Council to consider reduced funding request for controversial tire shredder  

    The budget for a proposed tire shredder program that would be run by the East Baton Rouge Parish Mosquito Abatement and Rodent Control District has been cut by nearly half, from $1.6 million to some $888,000.

    But of that new amount, some $605,000 will be reimbursed by a federal grant from the Centers for Disease Control that the parish secured in 2018, leaving local taxpayers with a bill for $284,000.

    The cost reduction of the controversial project helped change the minds of some council members, who were outraged late last year, when MARC Director Todd Walker couldn’t explain or justify for the council how a $600,000 tire shredder that the CDC had already agreed to fund with a $600,000 grant had ballooned into a $1.6 million project.

    At the time, Councilman Dwight Hudson said the baffling price tag “raised a big red flag.”

    Now, however, Hudson says he can support the project, intended to help eliminate hundreds of abandoned used tires in low-income areas that’s contributing to blight and creating breeding pools for mosquitos.

    “I’m more comfortable with it now because they’ve been able to bring their costs under control,” Hudson says. “It shows what can happen when the council exercises oversight of agencies.”

    The cost reductions came after city-parish officials met with Walker in December and slashed several expenses from his proposed budget that they said were unnecessary. Among the items scrapped: $334,667 that had been budgeted for road improvements leading up to the facility; $178,500 for architectural and design services, which the city-parish said it can provide at no cost; and nearly $200,000 in program management and construction management fees, which the city-parish said it also can provide.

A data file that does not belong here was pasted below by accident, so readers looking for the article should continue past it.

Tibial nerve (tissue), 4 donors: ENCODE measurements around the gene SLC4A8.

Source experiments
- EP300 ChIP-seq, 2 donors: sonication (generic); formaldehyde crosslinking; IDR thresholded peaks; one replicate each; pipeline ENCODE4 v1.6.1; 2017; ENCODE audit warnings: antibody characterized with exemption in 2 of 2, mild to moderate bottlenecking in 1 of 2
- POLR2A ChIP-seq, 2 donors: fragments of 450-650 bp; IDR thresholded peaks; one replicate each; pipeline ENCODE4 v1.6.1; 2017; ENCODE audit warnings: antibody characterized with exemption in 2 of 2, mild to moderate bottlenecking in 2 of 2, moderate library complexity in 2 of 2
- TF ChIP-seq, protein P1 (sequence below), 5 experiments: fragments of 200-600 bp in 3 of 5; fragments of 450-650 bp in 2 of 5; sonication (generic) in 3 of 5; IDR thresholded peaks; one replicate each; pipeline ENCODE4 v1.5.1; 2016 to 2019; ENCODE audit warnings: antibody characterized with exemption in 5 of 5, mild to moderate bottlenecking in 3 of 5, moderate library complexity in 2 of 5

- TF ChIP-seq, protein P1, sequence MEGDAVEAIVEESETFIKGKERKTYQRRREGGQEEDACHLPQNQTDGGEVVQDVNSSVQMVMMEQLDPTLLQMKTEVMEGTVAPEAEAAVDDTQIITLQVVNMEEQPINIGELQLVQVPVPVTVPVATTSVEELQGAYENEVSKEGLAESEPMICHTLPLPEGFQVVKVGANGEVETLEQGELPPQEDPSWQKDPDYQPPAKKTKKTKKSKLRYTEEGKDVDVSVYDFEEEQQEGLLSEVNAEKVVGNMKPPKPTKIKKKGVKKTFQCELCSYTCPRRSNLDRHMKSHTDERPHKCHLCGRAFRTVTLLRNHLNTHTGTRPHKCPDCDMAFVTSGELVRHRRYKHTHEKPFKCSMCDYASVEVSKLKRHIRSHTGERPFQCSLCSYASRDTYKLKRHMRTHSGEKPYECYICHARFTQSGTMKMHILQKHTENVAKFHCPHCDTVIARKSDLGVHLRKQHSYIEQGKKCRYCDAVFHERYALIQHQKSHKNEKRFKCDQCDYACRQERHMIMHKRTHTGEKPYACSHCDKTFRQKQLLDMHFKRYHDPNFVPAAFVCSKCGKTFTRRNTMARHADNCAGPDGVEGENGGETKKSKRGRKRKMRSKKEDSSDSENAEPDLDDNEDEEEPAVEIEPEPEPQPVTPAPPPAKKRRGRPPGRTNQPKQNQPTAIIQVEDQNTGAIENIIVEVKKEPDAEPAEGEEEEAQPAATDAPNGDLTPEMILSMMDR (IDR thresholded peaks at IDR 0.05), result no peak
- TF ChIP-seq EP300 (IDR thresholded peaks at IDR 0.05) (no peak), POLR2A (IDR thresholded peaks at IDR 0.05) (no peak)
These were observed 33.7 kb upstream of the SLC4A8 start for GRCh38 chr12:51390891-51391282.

MARC’s program manager on its new $11 million headquarters building, Beard International, had helped Walker prepare the original budget and bid specifications for the tire shredder facility, and was expected to bid on the $200,000 program management and construction management contracts, which also had caused concern among Metro Council members.

    Council member Matt Watson, who has been pushing for the tire shredder project, says he’s confident the matter is now being handled appropriately and the new revised budget request is reasonable.

    “After all the good work we have done to lower the cost, this is too important a project to let this grant pass us by,” he says.

    The Council meets Wednesday at 4 p.m. at downtown’s City Hall.

     

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